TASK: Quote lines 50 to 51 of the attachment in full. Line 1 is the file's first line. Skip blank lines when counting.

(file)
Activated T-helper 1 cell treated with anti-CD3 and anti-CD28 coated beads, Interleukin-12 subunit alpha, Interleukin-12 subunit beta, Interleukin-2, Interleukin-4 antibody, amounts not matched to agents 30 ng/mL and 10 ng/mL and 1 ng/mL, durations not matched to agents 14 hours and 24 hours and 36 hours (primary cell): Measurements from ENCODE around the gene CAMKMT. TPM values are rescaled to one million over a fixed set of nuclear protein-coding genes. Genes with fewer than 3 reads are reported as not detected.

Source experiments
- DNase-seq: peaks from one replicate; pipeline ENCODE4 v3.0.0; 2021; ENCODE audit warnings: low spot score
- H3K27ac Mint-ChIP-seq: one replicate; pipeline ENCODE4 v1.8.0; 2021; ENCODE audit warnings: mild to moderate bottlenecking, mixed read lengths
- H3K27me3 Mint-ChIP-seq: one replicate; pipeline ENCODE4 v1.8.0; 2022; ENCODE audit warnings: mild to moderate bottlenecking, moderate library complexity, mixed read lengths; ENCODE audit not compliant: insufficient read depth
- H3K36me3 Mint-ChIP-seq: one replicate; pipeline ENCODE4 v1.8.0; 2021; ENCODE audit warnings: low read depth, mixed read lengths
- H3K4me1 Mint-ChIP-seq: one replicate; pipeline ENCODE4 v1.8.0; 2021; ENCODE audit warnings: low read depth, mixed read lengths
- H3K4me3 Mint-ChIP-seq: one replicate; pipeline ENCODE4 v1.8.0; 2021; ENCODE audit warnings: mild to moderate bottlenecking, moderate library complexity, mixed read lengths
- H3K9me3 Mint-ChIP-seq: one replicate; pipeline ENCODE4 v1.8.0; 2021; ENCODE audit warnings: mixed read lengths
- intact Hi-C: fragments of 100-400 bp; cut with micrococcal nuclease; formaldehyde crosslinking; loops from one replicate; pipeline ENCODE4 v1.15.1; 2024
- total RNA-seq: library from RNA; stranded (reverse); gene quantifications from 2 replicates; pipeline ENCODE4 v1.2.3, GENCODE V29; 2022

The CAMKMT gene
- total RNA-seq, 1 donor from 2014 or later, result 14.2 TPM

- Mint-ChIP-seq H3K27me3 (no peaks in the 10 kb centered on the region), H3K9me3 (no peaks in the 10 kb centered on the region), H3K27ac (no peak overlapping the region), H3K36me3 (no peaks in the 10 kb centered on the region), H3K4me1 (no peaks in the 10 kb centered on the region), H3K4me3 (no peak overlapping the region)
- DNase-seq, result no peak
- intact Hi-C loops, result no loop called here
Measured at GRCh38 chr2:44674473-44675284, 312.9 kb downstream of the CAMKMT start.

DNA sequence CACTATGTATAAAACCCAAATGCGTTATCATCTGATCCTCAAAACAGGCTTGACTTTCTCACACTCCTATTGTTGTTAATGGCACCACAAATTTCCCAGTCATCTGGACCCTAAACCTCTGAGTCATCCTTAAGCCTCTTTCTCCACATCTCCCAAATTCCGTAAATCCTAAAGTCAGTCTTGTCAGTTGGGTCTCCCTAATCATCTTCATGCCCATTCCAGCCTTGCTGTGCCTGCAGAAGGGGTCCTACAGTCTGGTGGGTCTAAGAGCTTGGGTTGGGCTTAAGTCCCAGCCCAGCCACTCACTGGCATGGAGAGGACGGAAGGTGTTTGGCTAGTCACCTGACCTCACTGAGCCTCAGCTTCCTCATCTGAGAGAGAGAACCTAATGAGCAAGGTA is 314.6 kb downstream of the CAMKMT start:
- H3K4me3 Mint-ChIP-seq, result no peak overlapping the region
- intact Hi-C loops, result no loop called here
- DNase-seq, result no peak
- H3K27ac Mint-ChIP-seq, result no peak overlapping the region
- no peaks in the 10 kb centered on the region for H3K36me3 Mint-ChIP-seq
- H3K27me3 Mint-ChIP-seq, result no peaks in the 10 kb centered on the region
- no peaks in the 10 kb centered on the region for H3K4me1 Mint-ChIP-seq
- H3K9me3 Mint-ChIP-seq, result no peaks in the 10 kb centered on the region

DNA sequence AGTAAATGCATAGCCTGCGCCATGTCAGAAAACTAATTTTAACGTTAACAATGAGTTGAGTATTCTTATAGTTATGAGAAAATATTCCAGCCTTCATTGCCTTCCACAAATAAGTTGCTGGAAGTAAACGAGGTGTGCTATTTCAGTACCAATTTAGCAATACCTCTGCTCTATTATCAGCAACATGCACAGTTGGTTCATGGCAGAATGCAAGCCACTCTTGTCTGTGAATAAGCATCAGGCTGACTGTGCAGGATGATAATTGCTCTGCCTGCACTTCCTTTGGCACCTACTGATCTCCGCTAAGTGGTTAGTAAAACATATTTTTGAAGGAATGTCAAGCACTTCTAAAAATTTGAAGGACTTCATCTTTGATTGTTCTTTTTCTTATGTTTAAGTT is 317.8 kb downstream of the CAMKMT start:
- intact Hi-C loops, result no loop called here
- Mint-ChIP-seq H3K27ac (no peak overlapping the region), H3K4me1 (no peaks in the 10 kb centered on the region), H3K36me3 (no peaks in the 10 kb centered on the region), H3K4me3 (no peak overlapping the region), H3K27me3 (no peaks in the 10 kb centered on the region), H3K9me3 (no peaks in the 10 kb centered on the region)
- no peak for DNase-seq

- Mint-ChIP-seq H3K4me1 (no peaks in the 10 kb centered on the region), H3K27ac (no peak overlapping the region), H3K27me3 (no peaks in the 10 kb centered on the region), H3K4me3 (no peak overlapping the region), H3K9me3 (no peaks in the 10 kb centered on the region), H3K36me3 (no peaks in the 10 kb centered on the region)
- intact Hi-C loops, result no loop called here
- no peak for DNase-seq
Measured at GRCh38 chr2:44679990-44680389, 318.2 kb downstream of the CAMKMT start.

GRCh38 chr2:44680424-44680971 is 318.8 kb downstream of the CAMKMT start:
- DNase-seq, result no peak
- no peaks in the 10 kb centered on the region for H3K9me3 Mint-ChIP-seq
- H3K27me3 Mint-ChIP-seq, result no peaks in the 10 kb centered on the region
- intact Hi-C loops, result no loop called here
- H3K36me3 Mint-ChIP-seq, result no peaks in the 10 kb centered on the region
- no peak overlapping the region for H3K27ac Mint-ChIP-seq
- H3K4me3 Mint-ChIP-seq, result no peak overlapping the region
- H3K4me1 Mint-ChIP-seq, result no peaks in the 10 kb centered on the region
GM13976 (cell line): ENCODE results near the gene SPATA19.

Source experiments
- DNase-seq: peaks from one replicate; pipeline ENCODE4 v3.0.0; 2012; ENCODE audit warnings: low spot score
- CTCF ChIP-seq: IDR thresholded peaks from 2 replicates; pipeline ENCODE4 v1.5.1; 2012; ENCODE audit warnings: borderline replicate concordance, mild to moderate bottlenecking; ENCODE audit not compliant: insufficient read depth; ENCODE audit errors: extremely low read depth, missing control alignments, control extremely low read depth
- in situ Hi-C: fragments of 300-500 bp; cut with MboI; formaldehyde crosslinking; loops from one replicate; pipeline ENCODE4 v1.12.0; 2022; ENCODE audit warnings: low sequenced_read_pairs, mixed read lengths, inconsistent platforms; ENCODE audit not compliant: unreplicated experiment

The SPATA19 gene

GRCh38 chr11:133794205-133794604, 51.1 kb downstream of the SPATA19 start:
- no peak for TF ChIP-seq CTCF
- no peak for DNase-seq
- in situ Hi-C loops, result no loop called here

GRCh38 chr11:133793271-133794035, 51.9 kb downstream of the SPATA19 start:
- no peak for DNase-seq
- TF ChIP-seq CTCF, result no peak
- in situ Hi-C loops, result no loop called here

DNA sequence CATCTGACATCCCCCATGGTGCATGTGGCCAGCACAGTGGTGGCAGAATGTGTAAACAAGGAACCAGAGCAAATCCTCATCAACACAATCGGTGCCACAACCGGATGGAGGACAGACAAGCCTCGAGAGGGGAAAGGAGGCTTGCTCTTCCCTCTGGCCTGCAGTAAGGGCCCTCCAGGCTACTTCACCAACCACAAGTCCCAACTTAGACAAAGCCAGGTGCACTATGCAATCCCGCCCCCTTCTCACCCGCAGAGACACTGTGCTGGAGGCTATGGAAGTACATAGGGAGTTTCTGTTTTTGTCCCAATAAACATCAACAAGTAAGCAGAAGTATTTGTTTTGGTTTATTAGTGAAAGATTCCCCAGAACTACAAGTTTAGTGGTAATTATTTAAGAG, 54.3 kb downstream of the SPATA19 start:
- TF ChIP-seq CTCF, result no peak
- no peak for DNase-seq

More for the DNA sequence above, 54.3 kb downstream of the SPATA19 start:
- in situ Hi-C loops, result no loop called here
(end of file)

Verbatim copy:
GRCh38 chr11:133794205-133794604, 51.1 kb downstream of the SPATA19 start:
- no peak for TF ChIP-seq CTCF